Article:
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A class-action lawsuit has been filed alleging that the Ford Mustang has faulty wiring. It causes functions to stop working including backup cameras, trunk releases, trunk lights, and satellite radio. It is alleged to affect 2015-2017 Mustangs and can cause critical safety equipment to fail. 

The lawsuit says Ford knew about the faulty wiring but offered no warning

2019 Ford Mustang Bullitt on display
Ford Mustang Bullitt is on display at the 110th Annual Chicago Auto Show | Raymond Boyd/Getty Images

The lawsuit says Ford knew about these wiring problems in the trunk before the Mustang went on sale. It alleges Ford didn’t warn customers about the potential problems. Ford did issue a technical service bulletin (TSB 18-2362) in 2018 alerting dealer techs about the problem and having a repair procedure for fixing it.

But the suit says that in spite of the TSB, Ford has not recalled any cars or offered to extend warranties as a result of the alleged defect. The fix is said not to work anyway because technicians are instructed to replace the broken wires by splicing a new wire into the harness. This adds two solder joints to each replaced wire. 

The lawsuit alleges the approved fix doesn’t fix the faulty Mustang wiring

a Ford Mustang Shelby GT500 on display an an auto show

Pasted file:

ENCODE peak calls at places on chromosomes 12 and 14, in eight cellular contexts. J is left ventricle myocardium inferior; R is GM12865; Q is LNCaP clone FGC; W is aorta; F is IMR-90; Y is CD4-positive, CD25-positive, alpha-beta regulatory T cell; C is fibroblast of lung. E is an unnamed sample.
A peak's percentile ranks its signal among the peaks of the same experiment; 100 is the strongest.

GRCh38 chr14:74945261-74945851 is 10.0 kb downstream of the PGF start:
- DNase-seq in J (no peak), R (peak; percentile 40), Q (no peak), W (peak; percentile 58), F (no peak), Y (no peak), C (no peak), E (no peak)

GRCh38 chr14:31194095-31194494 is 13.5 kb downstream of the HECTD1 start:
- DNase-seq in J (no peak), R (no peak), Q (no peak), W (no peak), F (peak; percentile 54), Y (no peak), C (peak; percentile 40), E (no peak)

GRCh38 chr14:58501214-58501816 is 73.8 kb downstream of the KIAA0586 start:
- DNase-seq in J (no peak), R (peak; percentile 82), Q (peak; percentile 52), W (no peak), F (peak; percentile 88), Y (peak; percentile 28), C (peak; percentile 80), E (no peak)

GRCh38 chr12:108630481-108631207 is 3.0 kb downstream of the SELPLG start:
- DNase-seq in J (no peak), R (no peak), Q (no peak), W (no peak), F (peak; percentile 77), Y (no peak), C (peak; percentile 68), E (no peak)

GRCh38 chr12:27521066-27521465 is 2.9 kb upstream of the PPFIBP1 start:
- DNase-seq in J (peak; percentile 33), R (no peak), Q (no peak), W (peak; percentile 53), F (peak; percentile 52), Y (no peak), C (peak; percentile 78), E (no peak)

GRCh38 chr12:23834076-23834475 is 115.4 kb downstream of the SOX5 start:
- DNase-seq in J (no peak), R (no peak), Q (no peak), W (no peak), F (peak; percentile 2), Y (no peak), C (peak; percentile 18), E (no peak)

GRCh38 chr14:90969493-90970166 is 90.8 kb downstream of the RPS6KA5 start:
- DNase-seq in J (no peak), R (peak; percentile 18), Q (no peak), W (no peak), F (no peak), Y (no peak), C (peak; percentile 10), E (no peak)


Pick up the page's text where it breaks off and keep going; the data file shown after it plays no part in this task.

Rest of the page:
The Ford Motor Co. Mustang Shelby GT500 vehicle is displayed during the 2019 North American International Auto Show (NAIAS) in Detroit, Michigan | Daniel Acker/Bloomberg via Getty Images

Because the solder joints are hard the suit says they are more apt to break than the original wiring. This situation will continue the problems in spite of what seems like an apparent fix. The suit also alleges that Ford dealers routinely tell customers that no problems were found. Thus, the problems continue since the dealer won’t seek out the problem.

Other times the suit says dealers inform the Mustang owners that fixing the problem will be expensive. But the wiring in the trunk area is fairly easily accessed. And soldering in new wires to replace broken ones is a fairly straightforward repair.  

It is alleged by the Plaintiff he didn’t get what he paid for

A blue Ford Mustang and orange Ford Mustang on display with a contrasting black backdrop
Ford Mustangs are on display during the New York International Auto Show | Atilgan Ozdil/Anadolu Agency, Getty Images

The suit was filed in the U.S. District Court for the Northern District of Illinois by Enrique Rodriguez. Plaintiff Rodriguez purchased a used 2015 Mustang in October 2019. The following month the Mustang’s backup camera began to fail. This resulted in him receiving less than what he paid for because the backup camera doesn’t work. 

The 2015 Mustang was an all-new model. With the TCB being issued in 2018 it is assumed Ford fixed the problem starting with the 2018 Mustang. That is why the lawsuit covers only the 2015-2017 Mustangs.


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